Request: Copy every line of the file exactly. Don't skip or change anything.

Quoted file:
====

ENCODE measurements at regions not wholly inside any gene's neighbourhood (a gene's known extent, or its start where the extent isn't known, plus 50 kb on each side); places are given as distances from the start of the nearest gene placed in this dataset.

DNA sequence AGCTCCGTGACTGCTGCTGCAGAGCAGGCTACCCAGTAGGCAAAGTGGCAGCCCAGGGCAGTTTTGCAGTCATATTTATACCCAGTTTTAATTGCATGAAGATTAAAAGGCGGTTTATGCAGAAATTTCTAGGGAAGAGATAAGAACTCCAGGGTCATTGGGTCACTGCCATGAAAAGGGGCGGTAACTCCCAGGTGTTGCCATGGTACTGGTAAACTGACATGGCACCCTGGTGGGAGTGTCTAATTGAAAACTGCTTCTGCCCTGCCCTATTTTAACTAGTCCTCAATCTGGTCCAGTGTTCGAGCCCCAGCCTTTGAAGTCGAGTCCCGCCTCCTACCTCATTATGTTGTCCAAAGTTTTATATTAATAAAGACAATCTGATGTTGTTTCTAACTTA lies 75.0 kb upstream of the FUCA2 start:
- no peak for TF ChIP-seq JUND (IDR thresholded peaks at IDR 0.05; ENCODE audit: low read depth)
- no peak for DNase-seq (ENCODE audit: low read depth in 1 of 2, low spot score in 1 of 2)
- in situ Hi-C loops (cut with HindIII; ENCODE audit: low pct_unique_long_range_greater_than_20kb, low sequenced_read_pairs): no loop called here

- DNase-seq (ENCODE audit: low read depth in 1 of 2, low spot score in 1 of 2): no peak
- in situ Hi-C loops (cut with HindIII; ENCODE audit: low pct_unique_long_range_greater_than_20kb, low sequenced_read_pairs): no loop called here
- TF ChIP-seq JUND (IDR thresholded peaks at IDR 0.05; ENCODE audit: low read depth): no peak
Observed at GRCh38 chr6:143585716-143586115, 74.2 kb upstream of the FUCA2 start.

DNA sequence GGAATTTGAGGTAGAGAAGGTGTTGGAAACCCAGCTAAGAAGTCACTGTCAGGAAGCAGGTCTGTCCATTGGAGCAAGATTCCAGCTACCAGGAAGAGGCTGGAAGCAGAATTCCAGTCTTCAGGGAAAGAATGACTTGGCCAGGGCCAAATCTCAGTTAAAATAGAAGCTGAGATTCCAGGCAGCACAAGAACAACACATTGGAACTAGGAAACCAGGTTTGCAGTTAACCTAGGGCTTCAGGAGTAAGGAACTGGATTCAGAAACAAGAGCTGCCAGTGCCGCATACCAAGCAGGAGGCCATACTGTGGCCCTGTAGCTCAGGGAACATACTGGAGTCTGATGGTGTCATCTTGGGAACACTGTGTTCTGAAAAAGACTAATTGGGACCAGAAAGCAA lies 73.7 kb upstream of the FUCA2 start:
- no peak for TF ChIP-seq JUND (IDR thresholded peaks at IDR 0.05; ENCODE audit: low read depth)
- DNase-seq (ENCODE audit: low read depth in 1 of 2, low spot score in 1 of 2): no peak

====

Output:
ENCODE measurements at regions not wholly inside any gene's neighbourhood (a gene's known extent, or its start where the extent isn't known, plus 50 kb on each side); places are given as distances from the start of the nearest gene placed in this dataset.

DNA sequence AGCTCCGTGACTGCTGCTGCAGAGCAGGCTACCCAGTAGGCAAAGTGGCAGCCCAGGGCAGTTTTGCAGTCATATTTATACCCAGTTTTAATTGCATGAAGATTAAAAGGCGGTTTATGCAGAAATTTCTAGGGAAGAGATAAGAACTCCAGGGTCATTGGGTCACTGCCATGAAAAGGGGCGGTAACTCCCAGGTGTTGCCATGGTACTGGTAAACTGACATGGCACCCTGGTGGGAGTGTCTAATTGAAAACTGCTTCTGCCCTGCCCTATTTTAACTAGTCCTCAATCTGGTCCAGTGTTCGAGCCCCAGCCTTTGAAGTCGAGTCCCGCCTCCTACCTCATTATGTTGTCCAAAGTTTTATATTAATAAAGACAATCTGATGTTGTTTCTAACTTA lies 75.0 kb upstream of the FUCA2 start:
- no peak for TF ChIP-seq JUND (IDR thresholded peaks at IDR 0.05; ENCODE audit: low read depth)
- no peak for DNase-seq (ENCODE audit: low read depth in 1 of 2, low spot score in 1 of 2)
- in situ Hi-C loops (cut with HindIII; ENCODE audit: low pct_unique_long_range_greater_than_20kb, low sequenced_read_pairs): no loop called here

- DNase-seq (ENCODE audit: low read depth in 1 of 2, low spot score in 1 of 2): no peak
- in situ Hi-C loops (cut with HindIII; ENCODE audit: low pct_unique_long_range_greater_than_20kb, low sequenced_read_pairs): no loop called here
- TF ChIP-seq JUND (IDR thresholded peaks at IDR 0.05; ENCODE audit: low read depth): no peak
Observed at GRCh38 chr6:143585716-143586115, 74.2 kb upstream of the FUCA2 start.

DNA sequence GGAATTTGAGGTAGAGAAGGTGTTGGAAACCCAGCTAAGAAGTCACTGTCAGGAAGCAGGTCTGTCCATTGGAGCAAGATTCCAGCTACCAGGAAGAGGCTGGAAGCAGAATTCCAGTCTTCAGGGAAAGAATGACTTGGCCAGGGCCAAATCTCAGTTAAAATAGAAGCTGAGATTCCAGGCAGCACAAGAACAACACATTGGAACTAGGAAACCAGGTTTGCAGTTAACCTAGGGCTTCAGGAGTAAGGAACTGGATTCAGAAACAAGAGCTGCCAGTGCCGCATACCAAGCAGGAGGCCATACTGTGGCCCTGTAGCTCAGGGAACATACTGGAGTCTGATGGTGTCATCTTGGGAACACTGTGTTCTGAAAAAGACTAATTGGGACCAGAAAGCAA lies 73.7 kb upstream of the FUCA2 start:
- no peak for TF ChIP-seq JUND (IDR thresholded peaks at IDR 0.05; ENCODE audit: low read depth)
- DNase-seq (ENCODE audit: low read depth in 1 of 2, low spot score in 1 of 2): no peak